BTO Cymru

Croeso i blog BTO Cymru. Welcome to BTO Cymru's blog

Monday, 11 July 2016

30 Not Out

Not cricket, but Ospreys.

May 2004 was memorable, for that was when Ospreys were found to be nesting in the Glaslyn valley, in Snowdonia. As I was the local police wildlife crime officer, and the coordinator of the local raptor workers, there followed for me an initial period of elation, followed by exhaustion, and ultimately depression, when the nest collapsed following an unseasonably heavy hour of rain. At this point, we found that there had been two chicks in the nest, but 10 day old birds could not survive an 80 foot fall through a pine tree.

The male “Ochre 11/98” was a part of the Rutland reintroduction programme; the female was un-ringed, but quite distinctively marked, and has since been christened “Mrs G” .

In 2005, both birds came back and three eggs were laid. Two of these hatched and were subsequently ringed before fledging. So began a dynasty. 

The un-ringed female has returned every year since. To date, 28 chicks have fledged from this nest, the latest being ringed on July 3rd. When they fledge they will bring the total up to 30.

Currently two of her siblings – “YA” and “37” - are nesting in the Kielder Forest, with “Black 80” nesting at Threave in south west Scotland.. At the time of writing, these offspring have produced 41 fledged young, with 11 of this year’s chicks waiting to fledge.

“Black 80” is currently rearing four chicks - a very unusual occurrence.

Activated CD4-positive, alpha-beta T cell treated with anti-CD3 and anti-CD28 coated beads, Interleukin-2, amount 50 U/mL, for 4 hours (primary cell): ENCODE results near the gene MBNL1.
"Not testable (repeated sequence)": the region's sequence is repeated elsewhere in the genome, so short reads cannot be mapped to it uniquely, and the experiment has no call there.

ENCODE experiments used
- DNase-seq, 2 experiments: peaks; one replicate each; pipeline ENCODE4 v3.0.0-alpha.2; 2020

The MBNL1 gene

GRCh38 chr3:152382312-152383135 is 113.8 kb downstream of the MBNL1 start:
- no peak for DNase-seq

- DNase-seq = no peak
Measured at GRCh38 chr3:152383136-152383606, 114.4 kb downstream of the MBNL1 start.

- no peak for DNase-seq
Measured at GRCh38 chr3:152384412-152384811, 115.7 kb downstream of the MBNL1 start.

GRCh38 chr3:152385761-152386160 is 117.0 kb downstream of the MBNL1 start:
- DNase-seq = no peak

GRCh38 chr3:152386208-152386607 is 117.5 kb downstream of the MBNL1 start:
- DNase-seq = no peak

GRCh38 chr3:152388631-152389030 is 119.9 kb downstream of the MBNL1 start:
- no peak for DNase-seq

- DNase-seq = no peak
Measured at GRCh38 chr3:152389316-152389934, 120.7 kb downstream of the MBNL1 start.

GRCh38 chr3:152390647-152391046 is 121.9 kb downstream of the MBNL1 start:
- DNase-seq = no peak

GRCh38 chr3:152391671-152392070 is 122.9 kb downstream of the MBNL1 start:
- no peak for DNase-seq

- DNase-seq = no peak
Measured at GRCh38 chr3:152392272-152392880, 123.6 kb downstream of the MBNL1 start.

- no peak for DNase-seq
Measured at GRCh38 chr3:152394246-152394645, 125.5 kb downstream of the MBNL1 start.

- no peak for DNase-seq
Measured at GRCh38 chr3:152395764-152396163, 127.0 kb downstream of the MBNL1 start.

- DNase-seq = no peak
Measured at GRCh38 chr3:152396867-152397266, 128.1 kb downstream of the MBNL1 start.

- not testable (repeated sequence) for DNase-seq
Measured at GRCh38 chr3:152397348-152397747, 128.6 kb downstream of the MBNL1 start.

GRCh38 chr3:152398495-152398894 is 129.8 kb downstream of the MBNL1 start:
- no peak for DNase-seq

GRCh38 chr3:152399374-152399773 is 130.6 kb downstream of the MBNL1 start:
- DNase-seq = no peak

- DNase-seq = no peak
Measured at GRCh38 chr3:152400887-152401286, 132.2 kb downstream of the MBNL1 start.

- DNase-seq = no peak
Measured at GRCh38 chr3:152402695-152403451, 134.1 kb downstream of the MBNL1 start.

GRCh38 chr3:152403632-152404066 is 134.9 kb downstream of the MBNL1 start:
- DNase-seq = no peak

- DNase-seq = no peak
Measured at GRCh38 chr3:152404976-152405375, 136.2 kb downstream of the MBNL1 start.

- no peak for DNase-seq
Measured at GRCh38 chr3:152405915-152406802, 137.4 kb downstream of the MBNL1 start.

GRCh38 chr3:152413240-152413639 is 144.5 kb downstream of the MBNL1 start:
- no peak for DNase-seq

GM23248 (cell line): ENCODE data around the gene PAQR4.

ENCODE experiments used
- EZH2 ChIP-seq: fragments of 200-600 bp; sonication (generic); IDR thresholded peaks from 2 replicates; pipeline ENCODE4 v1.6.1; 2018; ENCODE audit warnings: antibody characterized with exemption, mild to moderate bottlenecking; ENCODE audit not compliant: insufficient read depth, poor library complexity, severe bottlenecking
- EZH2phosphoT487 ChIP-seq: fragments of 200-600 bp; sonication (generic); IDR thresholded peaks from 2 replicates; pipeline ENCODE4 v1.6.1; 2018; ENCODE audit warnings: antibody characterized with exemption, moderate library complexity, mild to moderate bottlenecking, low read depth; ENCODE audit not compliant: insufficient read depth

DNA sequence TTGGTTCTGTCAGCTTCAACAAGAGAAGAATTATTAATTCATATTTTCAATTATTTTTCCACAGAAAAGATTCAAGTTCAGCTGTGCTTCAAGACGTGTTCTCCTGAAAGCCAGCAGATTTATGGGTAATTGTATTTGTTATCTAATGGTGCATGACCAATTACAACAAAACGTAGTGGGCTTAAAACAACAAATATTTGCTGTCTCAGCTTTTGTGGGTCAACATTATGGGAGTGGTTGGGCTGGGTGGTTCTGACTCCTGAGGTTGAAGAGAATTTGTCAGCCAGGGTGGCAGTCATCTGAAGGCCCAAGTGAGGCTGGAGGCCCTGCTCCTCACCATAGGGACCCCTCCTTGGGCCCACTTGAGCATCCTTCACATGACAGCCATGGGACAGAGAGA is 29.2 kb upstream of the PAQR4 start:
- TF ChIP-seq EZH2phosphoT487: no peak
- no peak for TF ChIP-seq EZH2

None of this information would have been available were it not for the efforts of the ringers, and all the dedicated Osprey followers and supporters who have spent so much time watching, and reading the colour rings on these wonderful birds.

Modern technology has told us so much about bird migration, but, for population dynamics like this, colour ringing is still producing the goods, allowing a legion of people to be involved and to contribute to this project. As I say to all our volunteers, you may not think your little bit of data is important, but when we pool it all together we can make meaningful science out of it.

Thanks to Heather Corfield for diligently recording all the ring sightings across Wales and those of the siblings of the original Welsh birds.

For more information about the Glaslyn Ospreys, see

BTO Cymru

Thursday, 7 July 2016

Something to Look Out For!


One of our birds has been seen at Jacobs Island in Cork Harbour, on the 17th of July.
 Potentially the first Welsh breeding
Curlew seen in Ireland. Now where are the rest?

BTO Cymru in partnership with RSPB Cymru fitted temporary GPS-VHF tags to a small number of breeding Curlew on the north Wales moors. The data provided by the tags has opened a window into how these birds use the whole landscape during the breeding season, and after this success we hope to follow-up with some more research in the future. The tags have now stopped working and have probably already fallen off: and the birds are now leaving the Moors and should be moving down to our coasts to form post-breeding flocks.

You can help us link together summer breeding populations with post-breeding movements and even wintering areas. Each bird was also fitted with a unique colour ring combination, identifying them as individuals. Please look through Curlew flocks wherever you see them, and let us know if you spot a colour-ringed bird (even if you don’t get the whole combination: others can help!).

Sightings and especially ring combinations can be reported to RSPB or directly to BTO Cymru office.

BTO Cymru: Tel 01248 383285 or email